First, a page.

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Re: [XP] Refactoring is the problem

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  • Dave Rooney
    Hi Joe, After I sent my first response, I decided to go back an re-read your original post. I do indeed think that this is a case where the person is pushing
    Message 1 of 91 , Oct 1, 2006
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      Hi Joe,

      After I sent my first response, I decided to go back an re-read your
      original post. I do indeed think that this is a case where the
      person is pushing back against a 180 degree change in the way she was
      taught to develop software.

      During the summer after 1st year university, I built a small
      inventory management system for a group I was working with. It was a
      great environment, because I had the Customer sitting just a few feet
      away and had very rapid feedback at all times. I actually delivered
      that system in small increments as I completed functionality. Pretty
      cool concept for 1985.

      Fast forward to the summer of 1986. I came back to the same group
      and, as Customers do, they wanted new functionality and some new
      features. I had a look at the code and my first remark was, "Who
      wrote this crap?!" Well, I had nowhere to look but the mirror. So,
      before I made any functional changes, I refactored the code in the
      large way. As I did add new or improved features, I refactored even
      more. I just didn't know that was the name for it then.

      When I started doing contract work, the first couple of systems I
      worked on involved some pretty crappy code that I was brought in to
      rescue. In those cases, I either refactored or rewrote a lot of code
      in order to stabilize it or improve the design. That was in the
      early 90's.

      So, to me, refactoring is a natural act. I never (and I do mean
      never) look at code and assume that it will never change. I
      explained it to the Customers that the changes were needed in order
      to go forward. I also explained that I change my own code as I learn
      more about the problem domain - not just something that someone else
      wrote.

      That likely isn't everyone's experience. I do remember being told -
      as opposed to taught - in school that if it ain't broke, never ever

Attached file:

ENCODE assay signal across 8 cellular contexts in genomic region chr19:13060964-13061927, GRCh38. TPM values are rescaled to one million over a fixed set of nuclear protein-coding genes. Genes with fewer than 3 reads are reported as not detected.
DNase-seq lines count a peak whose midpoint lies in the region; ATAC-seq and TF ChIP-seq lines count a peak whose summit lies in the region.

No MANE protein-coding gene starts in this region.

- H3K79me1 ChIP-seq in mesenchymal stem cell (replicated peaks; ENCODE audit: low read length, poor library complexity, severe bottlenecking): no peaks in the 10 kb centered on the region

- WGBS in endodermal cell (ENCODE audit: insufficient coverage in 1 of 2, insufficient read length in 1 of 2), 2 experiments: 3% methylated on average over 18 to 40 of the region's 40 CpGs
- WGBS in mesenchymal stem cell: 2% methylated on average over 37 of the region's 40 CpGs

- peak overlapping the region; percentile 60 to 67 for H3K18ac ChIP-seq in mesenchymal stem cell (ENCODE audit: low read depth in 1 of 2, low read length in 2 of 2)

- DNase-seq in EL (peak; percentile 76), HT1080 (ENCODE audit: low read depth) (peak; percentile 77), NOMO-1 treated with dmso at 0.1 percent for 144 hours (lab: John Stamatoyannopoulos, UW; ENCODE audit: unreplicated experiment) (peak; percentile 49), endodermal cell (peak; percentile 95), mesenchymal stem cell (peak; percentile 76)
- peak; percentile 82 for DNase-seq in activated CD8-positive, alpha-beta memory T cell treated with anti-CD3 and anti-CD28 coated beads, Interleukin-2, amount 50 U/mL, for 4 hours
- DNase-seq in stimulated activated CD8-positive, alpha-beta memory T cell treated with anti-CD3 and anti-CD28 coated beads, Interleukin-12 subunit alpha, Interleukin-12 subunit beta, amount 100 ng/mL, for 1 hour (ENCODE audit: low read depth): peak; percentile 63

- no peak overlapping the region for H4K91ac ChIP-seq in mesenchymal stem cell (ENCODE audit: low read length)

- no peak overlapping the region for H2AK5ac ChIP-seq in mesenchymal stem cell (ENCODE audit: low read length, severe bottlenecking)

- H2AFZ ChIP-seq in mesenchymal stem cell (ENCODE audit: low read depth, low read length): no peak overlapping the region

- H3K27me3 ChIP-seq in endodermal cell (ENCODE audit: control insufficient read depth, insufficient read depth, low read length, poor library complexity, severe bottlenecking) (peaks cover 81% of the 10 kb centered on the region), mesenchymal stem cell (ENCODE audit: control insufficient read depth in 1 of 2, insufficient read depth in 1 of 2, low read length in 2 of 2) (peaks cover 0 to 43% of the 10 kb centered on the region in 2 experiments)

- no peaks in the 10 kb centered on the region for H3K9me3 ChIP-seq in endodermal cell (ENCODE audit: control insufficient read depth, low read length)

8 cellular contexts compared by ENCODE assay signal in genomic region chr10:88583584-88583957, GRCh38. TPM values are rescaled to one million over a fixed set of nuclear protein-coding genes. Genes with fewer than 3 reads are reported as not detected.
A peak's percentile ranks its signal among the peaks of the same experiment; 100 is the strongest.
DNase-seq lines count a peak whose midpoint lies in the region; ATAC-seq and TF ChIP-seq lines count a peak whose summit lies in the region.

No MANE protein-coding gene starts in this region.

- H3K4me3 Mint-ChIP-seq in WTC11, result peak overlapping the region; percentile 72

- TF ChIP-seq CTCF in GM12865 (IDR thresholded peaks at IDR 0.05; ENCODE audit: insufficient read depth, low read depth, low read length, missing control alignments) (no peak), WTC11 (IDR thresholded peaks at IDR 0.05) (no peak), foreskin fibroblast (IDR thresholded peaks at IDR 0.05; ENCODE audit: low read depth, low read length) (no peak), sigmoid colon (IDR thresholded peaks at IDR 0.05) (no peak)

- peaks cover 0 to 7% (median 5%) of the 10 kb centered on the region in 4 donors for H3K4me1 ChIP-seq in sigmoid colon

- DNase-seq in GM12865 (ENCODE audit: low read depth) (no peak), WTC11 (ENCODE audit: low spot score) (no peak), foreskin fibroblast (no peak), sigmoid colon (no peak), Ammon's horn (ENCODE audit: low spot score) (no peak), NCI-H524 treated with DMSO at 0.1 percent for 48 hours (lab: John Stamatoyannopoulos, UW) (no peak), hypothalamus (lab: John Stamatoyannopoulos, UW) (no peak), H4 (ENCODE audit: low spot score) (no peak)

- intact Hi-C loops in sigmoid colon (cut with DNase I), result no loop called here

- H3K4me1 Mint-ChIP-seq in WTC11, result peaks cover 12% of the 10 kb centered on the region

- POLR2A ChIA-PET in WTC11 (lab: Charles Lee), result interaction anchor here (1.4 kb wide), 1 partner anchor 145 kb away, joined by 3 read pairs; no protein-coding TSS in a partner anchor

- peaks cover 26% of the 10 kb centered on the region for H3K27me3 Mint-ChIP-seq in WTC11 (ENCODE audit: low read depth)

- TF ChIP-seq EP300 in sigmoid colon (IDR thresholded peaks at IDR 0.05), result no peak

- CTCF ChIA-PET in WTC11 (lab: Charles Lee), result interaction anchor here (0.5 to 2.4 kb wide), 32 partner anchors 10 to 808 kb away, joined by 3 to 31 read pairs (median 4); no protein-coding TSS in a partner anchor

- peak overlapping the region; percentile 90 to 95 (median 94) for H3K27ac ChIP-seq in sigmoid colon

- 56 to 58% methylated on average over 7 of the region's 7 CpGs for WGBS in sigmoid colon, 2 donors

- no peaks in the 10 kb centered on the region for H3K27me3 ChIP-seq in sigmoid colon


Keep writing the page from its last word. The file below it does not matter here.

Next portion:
touch it again. A lot of people likely took that to heart, and
      probably wonder why in hell we XPers want to change everything all
      the time rather than trying to get it right the first time!

      Does that make any sense?

      Dave Rooney
      Industrial XP Coach
      I n d u s t r i a l L o g i c, I n c.
      http://www.industriallogic.com
      http://www.industrialxp.org


      On 27-Sep-06, at 1:35 PM, J. B. Rainsberger wrote:

      > It was a simple change. Where we had one thing, we need a
      > collection of
      > things, so a Composite of sorts was the obvious implementation. We
      > test-drove the Composite, then when we plugged it in, it didn't
      > work. We
      > tried to plug it in /here/, but that didn't work either. We tried to
      > plug it in /there/, but it wouldn't fit. I wanted to test-drive a
      > drop-in replacement algorithm, but that would take too long. The code
      > simply won't flex enough to allow us to make the change.
      >
      > When we described this in the stand-up, someone decided to say, "Why
      > don't you just /code/ it instead of doing all this refactoring?!" I
      > have
      > no mouth, but I must scream.
      >
      > I believe that refactoring uncovers design problems. I observe others
      > acting as though they believe that refactoring /causes/ those design
      > problems. When I observe this, I feel that by choosing to teach I am
      > setting myself up for failure. My flight instinct kicks in. I don't
      > want
      > to abandon the many because of the behavior of the few, but that is
      > what
      > my heart is demanding of me.
      >
      > I don't know that I want to abandon being a consultant just yet.
      >
      > Any ideas?
      > --
      > J. B. (Joe) Rainsberger :: http://www.jbrains.ca
      > Your guide to software craftsmanship
      > JUnit Recipes: Practical Methods for Programmer Testing
      > 2005 Gordon Pask Award for contribution Agile Software Practice
    • Adrian Howard
      ... Now *that* made me laugh out loud. Adrian
      Message 91 of 91 , Oct 7, 2006
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        On 6 Oct 2006, at 18:08, Ron Jeffries wrote:

        > Hello, adrianh quietstars. We email macros have been trying hard to
        > give Ron a more human on line appearance, a task whose magnitude we
        > frankly find daunting. We are glad to hear that we have at least
        > been able to amuse you, which is more than he has ever done.

        Now *that* made me laugh out loud.

        Adrian
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